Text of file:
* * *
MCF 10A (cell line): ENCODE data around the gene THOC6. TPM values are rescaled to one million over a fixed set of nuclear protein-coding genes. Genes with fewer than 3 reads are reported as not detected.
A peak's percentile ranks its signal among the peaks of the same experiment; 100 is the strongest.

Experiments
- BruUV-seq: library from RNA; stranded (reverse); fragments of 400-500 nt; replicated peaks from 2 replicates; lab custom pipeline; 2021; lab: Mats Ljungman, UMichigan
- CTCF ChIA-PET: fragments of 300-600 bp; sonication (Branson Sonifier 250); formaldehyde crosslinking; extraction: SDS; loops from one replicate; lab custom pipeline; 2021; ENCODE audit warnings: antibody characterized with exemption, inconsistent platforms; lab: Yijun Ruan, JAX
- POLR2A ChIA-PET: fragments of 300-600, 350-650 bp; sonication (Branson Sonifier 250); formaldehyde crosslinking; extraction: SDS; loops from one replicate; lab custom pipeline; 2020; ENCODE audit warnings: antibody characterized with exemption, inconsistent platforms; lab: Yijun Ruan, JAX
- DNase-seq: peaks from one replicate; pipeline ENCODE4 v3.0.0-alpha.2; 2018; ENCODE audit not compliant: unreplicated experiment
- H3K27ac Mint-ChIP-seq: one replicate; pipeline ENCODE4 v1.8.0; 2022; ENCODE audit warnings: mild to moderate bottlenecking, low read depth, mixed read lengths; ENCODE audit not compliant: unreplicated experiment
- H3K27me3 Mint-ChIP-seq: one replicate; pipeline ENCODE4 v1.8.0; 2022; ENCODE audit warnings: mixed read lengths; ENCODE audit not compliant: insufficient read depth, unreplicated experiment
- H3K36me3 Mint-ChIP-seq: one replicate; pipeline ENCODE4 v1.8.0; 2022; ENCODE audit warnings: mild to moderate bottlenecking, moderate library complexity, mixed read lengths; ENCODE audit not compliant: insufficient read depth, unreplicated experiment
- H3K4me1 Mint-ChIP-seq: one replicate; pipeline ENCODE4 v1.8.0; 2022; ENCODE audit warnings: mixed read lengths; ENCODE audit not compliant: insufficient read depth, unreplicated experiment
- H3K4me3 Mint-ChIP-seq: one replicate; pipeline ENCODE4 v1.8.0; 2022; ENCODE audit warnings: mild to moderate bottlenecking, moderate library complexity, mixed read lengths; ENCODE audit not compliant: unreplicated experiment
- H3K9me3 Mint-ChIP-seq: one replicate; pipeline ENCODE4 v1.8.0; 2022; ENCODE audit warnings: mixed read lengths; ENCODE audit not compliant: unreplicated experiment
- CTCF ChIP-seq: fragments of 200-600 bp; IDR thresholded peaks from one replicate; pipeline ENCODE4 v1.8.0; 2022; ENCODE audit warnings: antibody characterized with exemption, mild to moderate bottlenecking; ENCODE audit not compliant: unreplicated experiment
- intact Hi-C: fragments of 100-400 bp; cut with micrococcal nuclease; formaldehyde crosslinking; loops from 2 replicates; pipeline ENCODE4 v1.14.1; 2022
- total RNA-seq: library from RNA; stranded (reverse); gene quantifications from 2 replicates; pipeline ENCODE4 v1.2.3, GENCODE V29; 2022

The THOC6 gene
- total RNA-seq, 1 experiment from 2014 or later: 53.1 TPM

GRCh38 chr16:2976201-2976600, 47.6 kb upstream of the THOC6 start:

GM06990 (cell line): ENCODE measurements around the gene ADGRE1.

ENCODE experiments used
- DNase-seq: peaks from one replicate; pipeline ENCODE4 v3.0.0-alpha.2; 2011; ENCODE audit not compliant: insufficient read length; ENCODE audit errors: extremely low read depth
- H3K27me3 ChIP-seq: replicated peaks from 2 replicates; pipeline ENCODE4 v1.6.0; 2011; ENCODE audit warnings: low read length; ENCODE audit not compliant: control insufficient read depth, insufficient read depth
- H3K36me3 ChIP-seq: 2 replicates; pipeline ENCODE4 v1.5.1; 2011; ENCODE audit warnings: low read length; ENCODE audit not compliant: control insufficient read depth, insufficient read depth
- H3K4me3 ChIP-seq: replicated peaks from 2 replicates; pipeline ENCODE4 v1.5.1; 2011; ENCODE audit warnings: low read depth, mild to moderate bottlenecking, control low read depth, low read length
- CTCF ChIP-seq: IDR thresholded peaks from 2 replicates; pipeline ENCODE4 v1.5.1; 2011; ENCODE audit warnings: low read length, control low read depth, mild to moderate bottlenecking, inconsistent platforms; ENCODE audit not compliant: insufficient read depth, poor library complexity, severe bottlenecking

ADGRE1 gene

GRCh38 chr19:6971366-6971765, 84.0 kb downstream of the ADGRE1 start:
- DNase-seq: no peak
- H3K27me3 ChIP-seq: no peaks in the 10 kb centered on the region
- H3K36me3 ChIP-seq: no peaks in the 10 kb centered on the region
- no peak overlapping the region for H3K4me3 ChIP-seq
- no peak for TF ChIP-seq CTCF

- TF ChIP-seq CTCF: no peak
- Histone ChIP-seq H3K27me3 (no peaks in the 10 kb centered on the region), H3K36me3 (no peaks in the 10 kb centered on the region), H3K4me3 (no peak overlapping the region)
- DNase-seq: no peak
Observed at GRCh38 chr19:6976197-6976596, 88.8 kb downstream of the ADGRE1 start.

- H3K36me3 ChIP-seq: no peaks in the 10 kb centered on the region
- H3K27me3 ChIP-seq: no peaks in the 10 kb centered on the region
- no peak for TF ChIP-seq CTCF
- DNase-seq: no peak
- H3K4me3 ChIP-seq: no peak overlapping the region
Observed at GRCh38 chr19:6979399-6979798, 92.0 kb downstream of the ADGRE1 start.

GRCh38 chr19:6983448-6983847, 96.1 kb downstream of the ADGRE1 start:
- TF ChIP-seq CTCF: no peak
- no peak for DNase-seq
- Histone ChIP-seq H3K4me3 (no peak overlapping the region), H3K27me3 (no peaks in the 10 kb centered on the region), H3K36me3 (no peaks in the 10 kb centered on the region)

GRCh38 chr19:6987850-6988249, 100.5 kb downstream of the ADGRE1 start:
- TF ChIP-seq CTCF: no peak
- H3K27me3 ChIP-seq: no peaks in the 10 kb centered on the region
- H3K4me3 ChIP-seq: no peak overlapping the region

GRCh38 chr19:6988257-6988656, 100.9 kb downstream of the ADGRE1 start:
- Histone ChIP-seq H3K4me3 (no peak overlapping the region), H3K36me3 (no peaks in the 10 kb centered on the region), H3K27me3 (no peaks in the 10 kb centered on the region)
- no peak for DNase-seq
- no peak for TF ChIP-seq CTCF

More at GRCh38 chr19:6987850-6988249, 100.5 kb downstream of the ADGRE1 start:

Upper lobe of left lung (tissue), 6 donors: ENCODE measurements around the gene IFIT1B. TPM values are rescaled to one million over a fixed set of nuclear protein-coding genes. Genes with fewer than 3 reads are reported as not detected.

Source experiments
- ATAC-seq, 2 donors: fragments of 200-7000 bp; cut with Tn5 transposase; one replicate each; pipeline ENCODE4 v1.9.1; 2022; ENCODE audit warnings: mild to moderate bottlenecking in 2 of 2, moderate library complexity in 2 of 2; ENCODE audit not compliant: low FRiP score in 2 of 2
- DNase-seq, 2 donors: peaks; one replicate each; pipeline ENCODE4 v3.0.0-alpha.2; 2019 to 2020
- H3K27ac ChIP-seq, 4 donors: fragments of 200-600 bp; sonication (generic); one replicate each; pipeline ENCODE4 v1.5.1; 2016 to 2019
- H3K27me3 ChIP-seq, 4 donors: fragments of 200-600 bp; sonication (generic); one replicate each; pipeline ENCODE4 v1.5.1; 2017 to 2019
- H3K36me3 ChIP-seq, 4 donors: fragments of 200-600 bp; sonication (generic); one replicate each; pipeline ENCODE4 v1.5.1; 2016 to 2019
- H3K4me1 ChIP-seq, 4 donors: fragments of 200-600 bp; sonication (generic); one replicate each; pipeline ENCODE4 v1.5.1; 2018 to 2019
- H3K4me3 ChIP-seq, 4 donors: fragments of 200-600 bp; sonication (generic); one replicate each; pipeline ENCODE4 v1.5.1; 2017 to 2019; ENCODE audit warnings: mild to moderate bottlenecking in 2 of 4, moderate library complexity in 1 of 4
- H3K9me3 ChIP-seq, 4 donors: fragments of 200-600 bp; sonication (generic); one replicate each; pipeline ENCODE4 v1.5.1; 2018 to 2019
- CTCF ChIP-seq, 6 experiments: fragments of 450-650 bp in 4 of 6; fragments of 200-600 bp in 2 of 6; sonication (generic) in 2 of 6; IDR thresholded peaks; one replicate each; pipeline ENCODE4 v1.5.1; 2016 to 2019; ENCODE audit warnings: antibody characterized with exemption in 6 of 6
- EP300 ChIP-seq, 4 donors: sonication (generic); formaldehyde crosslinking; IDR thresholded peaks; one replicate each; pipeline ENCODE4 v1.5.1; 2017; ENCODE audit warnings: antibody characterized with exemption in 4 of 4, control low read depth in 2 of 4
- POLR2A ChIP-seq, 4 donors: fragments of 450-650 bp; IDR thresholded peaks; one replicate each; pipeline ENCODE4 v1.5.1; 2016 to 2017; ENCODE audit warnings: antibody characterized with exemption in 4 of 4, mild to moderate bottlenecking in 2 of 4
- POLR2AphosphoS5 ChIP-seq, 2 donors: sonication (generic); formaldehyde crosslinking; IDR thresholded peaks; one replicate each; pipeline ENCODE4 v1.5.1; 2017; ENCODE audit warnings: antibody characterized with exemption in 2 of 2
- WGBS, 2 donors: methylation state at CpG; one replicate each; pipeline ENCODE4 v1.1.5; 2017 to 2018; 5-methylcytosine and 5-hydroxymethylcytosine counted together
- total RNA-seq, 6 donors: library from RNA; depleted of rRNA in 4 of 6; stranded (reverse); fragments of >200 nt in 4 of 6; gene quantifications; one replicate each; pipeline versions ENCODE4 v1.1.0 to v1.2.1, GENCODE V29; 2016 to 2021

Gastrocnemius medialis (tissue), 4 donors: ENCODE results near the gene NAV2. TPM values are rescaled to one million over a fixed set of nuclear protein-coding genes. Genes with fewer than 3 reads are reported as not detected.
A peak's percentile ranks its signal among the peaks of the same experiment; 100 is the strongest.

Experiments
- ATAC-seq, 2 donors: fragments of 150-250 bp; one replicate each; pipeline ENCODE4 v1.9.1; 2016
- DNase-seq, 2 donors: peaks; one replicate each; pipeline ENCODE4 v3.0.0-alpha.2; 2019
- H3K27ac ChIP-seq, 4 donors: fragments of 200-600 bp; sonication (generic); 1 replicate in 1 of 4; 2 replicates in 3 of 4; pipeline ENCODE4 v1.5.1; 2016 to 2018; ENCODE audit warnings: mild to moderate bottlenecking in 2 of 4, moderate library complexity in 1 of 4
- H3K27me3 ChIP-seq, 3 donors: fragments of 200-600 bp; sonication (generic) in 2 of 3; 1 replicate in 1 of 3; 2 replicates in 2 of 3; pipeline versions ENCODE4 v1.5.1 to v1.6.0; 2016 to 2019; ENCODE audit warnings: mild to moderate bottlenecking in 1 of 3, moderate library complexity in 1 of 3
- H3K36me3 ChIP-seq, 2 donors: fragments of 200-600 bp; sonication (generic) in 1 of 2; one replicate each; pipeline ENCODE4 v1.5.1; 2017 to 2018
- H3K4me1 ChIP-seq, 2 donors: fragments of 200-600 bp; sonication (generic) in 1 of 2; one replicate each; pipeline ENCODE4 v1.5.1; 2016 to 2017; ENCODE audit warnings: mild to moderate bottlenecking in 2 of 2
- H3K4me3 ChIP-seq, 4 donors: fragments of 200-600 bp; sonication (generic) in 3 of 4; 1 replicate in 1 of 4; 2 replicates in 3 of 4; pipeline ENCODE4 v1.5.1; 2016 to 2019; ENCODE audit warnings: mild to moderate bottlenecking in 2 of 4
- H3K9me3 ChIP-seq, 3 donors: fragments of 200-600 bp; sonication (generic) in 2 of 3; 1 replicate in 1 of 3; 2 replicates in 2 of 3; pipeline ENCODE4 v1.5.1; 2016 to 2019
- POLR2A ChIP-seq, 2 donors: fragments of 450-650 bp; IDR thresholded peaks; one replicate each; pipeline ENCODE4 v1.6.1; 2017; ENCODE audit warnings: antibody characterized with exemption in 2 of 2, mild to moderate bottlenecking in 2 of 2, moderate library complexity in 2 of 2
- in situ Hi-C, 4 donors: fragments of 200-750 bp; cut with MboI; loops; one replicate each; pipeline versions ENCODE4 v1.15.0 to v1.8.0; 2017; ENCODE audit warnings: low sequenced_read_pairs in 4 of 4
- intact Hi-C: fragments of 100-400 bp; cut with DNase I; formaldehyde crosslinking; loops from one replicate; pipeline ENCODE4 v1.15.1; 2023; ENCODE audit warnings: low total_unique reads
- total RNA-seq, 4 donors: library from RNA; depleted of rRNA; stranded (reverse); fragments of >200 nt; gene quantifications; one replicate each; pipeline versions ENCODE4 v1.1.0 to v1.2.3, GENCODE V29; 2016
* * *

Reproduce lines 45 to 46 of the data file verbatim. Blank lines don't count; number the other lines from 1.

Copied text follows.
- TF ChIP-seq CTCF: no peak
- no peak for DNase-seq